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Where Does Plastic End Up?

By: Petrice M. McKey-Reese

This artifact explores where does plastic end up? The first picture in the slide show
depicts a seagull eating a plastic bag. The second picture is an albatross on Midway Island that
has died due to eating plastic bottle caps and doodads. I have attached a video from
www.care2.com "that captures the lives and deaths of albatrosses so young they are still cloaked
in downy gray feathers. The footage, which is a trailer for an upcoming movie by Chris Jordan
called Midway, was shot on an island 2,000 miles from the nearest continent. That is not far
enough to protect the wild birds from our trash." (Al Lethbridge / 2 Mar 13)
Does recycling really help? It can be just as expensive and harmful to the environment in
some cases to recycle. Buying organic does not always mean it is better for the environment so
recycling plastic does not either. In the long term it is better to reduce and reuse so less plastic
has to be made. If you do not recycle the plastic, ensure it goes into a trash bin so it does not end
up in our lakes and oceans which will ultimately end up killing a baby bird. The video below
show how the plastic that we do not dispose of properly ends up in our rivers, lakes and oceans
and how it affects our wildlife that live in and depend on the water for food.
According to the United Nations Environmental Programme, global plastic consumption
has gone from 5.5 million tons in the 1950s to 110 million tons in 2009. Where does all this
plastic go when were done with it? Today Americans discard about 33.6 million tons of plastic
each year, but only 6.5 percent of it is recycled and 7.7 percent is combusted in waste-to-energy
facilities, which create electricity or heat from garbage. (Renee Cho / 1.31.2012)
The average American consumes 167 bottles of water each year. There are at least seven
steps involved to make one bottle of water and many natural resources are used. One bottle of
water is transported at least six times during its life cycle. Let's talk about the life cycle of a
plastic bottle. First, the oil is extracted from the earth, then the oil is cleaned at the refinery, at a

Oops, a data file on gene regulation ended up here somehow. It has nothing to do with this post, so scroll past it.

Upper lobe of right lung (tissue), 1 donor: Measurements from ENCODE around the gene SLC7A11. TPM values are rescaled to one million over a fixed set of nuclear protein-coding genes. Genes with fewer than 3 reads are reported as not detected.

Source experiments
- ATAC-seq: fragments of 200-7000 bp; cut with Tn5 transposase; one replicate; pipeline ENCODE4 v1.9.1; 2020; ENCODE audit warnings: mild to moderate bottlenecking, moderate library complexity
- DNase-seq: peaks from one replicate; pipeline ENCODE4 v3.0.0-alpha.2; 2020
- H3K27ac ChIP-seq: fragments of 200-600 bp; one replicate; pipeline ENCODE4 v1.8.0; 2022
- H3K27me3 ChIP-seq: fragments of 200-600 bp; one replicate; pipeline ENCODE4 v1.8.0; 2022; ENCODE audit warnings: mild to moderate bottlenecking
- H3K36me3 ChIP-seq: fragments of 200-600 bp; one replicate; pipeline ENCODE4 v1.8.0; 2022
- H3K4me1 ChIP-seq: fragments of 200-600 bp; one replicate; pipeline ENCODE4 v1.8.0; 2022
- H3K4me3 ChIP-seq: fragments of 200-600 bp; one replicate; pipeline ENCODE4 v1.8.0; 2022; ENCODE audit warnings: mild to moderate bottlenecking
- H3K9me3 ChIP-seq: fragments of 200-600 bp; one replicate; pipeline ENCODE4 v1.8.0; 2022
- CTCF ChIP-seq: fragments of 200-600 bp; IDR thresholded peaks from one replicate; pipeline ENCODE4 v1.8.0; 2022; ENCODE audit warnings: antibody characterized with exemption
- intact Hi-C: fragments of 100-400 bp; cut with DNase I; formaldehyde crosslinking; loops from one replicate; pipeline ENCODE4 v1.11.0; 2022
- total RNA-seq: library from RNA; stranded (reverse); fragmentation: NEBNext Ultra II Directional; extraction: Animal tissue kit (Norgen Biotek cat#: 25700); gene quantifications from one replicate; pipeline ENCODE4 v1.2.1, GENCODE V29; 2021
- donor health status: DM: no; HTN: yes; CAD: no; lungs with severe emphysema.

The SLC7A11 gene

plastics factory the oil is transformed into plastic pellets then the bottle pre-forms, The pre-forms
are heated and shaped into bottles, the bottles are transported to the bottling plant where they are
filled with water, the bottles are ready for the consumer so they are transported to the store, the
consumer purchases the bottle of water and brings it home, most of the plastic bottles are thrown
in the trash and end up in landfills. Some are recycled and brought to a factory that turns them
into other items like carpet, fleece and other plastic items. Eventually, those items are disposed of
in the trash and also end up in the landfill. (Ansar Yonis / 27 Jan 14)
What more can we do? Stop buying bottled water is one way to help. Drinking more tap
water will reduce the amount of plastic bottle that are produced of and disposed of that end of in
the landfills. I have attached a video about the life cycle of a water bottle.

According to Eco Watch here are Ten Ways To Rise Above Plastic.

Choose to reuse when it comes to shopping bags and bottled water. Cloth bags and
metal or glass reusable bottles are available locally at great prices.

Refuse single-serving packaging, excess packaging, straws and other disposable

plastics. Carry reusable utensils in your purse, backpack or car to use at bbqs, potlucks or
take-out restaurants.

Reduce everyday plastics such as sandwich bags and juice cartons by replacing them
with a reusable lunch bag/box that includes a thermos.

Bring your to-go mug with you to the coffee shop, smoothie shop or restaurants that let
you use them, which is a great way to reduce lids, plastic cups and/or plastic-lined cups.

Go digital! No need for plastic cds, dvds and jewel cases when you can buy your music
and videos online.

Seek out alternatives to the plastic items that you rely on.

Recycle. If you must use plastic, try to choose #1 (PETE) or #2 (HDPE), which are the
most commonly recycled plastics. Avoid plastic bags and polystyrene foam as both typically
have very low recycling rates.

Volunteer at a beach cleanup. Surfrider Foundation Chapters often hold cleanups

monthly or more frequently.

Support plastic bag bans, polystyrene foam bans and bottle recycling bills.

Spread the word. Talk to your family and friends about why it is important to reduce
plastic in our lives and the nasty impacts of plastic pollution.

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